President Donald Trump announced earlier this fall that the end of the Deferred Action for Childhood Arrivals program, or DACA, is imminent. This left millions of DACA recipients terrified that they would be subject to deportation. The DACA program allows for people who entered the country illegally as children to remain in the United States legally. In order to qualify for DACA, recipients must be under the age of sixteen, not be convicted of a serious crime, and be enrolled in high school or have a GED or diploma.
The President’s decision to end DACA sparked outcry and protest by the public. However, the White House recently provided some clarity on the issue, stating that the DACA program recipients, also known as the “dreamers” will remain safe for now. This meant that they would still be able to receive work permits and will not have to worry about deportation.
Unfortunately, the President intends to permanently end DAPA, a similar program for the dreamer’s parents. The Department of Homeland Security stated that, “The future of the DACA program continues to be under review with the administration.” It is evident that President Trump intends to end the program in the near future. The program was originally implemented by President Obama. According to Trump, the program was an unprecedented use of presidential power by the former president. Trump’s supporters were displeased at the President’s statement, as most of them strongly support ending the Deferred Action for Childhood Arrivals policy.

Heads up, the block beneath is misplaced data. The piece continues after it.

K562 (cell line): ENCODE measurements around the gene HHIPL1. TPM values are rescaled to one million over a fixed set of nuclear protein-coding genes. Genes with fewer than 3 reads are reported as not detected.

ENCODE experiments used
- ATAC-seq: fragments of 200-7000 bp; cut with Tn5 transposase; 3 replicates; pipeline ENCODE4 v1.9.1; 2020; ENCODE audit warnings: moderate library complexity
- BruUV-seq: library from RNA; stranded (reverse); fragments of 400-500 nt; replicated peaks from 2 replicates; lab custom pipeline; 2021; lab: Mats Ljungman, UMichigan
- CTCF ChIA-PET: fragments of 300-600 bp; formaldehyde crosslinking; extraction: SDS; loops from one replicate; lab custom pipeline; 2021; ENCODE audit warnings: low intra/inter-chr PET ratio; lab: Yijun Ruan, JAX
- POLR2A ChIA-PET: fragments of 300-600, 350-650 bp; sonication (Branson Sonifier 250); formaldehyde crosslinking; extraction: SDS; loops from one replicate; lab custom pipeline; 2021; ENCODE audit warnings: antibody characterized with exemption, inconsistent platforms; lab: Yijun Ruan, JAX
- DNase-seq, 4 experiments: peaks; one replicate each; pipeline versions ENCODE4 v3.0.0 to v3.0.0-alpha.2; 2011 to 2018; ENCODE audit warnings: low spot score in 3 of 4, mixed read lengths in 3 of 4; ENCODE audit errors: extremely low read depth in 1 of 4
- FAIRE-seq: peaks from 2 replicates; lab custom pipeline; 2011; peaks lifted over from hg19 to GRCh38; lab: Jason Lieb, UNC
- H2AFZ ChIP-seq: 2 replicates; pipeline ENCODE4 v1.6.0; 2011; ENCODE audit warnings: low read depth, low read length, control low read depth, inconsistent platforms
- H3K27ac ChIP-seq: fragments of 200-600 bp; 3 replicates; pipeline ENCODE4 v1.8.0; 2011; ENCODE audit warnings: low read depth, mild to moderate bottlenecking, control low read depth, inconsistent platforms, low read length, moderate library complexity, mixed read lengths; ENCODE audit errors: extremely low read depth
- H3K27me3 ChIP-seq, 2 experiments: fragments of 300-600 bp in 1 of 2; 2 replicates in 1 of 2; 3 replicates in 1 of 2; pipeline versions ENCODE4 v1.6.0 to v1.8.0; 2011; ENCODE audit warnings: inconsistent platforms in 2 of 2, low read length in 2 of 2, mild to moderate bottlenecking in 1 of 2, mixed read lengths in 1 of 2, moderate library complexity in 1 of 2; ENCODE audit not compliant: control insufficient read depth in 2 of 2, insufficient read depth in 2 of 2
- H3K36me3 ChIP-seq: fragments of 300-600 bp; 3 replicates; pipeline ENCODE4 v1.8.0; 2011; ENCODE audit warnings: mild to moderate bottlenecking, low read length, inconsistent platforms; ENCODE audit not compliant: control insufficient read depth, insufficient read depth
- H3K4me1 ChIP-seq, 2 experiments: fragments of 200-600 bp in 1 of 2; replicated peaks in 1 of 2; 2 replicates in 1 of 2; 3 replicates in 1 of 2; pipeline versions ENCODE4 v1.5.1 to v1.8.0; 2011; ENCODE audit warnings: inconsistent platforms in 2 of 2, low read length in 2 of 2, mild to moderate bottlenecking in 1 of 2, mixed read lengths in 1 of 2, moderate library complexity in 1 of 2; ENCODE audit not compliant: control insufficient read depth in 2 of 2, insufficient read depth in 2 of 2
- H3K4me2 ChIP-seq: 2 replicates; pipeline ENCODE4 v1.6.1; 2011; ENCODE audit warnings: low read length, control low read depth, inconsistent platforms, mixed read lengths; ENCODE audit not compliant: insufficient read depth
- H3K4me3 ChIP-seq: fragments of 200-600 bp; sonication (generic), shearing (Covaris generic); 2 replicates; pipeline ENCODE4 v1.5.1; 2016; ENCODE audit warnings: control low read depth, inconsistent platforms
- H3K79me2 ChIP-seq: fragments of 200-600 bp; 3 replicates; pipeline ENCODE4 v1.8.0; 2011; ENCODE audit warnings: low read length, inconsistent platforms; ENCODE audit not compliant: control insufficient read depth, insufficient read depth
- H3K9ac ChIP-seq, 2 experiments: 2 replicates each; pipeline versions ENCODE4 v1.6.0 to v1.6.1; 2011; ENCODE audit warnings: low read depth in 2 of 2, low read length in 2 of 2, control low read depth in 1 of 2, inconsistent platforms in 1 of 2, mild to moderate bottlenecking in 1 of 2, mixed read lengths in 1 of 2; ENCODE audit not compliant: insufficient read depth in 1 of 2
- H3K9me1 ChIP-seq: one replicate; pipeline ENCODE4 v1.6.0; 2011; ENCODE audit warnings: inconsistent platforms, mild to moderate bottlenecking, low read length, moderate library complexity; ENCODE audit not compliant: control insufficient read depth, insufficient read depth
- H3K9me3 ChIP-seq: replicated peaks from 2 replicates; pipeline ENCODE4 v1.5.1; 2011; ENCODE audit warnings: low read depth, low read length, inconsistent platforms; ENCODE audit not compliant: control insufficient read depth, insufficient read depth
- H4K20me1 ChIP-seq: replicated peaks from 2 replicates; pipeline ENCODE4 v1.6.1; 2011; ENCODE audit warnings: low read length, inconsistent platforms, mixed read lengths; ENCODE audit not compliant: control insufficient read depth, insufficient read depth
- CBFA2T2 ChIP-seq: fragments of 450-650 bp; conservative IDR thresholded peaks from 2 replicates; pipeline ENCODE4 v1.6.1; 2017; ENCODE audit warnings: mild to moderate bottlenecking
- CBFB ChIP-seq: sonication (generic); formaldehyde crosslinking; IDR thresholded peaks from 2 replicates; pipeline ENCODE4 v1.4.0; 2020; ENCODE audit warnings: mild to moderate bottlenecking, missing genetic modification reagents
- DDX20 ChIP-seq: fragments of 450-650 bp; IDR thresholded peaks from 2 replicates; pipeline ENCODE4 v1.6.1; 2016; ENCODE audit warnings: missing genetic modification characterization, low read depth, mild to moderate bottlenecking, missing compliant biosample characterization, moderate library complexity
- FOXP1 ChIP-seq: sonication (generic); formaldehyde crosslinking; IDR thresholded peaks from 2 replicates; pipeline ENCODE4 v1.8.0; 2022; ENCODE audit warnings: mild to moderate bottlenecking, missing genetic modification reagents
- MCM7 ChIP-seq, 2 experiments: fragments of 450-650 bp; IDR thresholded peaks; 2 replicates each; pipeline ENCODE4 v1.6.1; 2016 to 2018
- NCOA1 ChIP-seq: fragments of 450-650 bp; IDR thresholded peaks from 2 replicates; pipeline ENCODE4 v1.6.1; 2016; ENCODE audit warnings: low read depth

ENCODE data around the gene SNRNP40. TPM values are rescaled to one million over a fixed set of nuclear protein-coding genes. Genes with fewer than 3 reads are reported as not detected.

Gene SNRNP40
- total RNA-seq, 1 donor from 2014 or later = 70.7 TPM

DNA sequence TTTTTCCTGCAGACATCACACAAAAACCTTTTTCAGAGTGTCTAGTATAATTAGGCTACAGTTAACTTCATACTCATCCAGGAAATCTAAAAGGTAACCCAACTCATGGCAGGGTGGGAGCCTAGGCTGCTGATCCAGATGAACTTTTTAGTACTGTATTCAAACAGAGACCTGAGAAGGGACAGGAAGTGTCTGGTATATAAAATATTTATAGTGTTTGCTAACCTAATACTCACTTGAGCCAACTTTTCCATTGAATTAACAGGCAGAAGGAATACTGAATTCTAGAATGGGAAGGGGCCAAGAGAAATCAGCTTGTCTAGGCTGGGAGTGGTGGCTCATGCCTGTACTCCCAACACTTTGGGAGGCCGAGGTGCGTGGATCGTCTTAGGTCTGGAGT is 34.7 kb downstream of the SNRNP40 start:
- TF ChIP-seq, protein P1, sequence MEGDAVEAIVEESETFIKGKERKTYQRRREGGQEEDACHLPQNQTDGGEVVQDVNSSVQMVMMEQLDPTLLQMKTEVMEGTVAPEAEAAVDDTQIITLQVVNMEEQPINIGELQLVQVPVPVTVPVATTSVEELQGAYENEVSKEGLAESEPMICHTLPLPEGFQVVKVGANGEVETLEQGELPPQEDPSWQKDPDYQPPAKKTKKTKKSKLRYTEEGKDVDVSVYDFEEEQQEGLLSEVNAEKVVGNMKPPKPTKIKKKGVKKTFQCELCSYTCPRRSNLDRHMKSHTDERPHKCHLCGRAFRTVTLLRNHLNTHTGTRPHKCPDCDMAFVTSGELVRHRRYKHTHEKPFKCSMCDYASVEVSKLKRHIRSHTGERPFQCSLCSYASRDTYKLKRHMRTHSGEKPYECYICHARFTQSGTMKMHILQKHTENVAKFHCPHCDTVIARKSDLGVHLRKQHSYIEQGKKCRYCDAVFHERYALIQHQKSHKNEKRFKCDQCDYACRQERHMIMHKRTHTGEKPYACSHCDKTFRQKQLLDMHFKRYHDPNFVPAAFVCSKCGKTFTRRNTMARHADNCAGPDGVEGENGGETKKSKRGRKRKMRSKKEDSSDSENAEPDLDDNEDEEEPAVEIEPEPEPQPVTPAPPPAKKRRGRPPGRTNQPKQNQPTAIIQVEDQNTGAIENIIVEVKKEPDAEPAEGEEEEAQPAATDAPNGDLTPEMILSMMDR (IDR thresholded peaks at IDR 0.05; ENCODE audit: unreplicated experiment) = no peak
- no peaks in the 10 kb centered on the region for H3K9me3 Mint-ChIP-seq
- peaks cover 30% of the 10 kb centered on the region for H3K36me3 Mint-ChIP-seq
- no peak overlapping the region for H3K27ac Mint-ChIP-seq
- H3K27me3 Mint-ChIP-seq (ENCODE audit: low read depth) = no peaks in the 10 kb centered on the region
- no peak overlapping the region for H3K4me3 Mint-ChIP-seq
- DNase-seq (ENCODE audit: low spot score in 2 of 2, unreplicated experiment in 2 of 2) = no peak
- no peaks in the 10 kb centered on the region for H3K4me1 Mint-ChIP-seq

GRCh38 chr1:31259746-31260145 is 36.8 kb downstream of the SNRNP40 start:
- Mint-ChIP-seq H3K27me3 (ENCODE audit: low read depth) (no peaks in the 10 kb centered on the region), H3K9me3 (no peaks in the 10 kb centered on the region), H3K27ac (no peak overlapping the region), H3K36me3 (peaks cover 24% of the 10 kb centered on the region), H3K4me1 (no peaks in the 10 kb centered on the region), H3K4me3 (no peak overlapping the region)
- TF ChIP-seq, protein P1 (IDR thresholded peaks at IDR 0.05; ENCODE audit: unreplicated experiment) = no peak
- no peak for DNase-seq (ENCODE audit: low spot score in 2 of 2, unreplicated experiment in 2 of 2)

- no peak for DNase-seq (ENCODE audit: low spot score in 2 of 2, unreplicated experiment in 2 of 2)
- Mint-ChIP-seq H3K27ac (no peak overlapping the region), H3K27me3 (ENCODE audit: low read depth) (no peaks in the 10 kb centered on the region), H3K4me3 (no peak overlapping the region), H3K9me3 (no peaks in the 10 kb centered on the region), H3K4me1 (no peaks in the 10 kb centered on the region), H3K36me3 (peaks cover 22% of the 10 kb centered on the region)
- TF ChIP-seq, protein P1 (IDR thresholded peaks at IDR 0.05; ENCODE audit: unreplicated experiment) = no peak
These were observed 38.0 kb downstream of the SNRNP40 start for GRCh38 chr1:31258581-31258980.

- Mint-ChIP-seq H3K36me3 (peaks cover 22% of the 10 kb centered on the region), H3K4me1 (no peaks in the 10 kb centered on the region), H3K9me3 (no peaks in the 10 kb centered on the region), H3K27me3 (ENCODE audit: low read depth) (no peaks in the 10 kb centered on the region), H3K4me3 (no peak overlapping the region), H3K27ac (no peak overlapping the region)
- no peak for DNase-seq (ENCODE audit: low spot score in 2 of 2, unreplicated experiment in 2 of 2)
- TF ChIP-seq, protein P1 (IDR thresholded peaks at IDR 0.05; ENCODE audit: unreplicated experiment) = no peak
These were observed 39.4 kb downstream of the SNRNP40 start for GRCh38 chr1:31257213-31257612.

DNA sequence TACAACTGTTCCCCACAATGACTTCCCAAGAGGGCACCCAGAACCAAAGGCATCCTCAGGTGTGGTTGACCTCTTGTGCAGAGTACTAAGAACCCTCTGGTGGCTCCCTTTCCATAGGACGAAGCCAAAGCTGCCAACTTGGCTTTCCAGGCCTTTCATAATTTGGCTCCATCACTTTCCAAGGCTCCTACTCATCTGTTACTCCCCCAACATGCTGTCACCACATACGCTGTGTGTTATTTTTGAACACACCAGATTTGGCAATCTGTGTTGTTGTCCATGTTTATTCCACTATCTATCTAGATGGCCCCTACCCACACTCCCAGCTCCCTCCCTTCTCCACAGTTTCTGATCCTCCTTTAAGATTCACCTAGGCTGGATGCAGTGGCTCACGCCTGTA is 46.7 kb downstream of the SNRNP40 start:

Eliminating DACA would theoretically cause the deportation of around 800,000 young people across the United States. These recipients have been a part of the United States economy since it was implemented in 2012. Deporting all of these people would undoubtedly have a negative impact. For the past five years, the “dreamers” have worked and studied in the United States, paid taxes and contributed to the economy. Yet, under President Trump DACA recipients remain in constant fear of Trump’s constant destructive changes.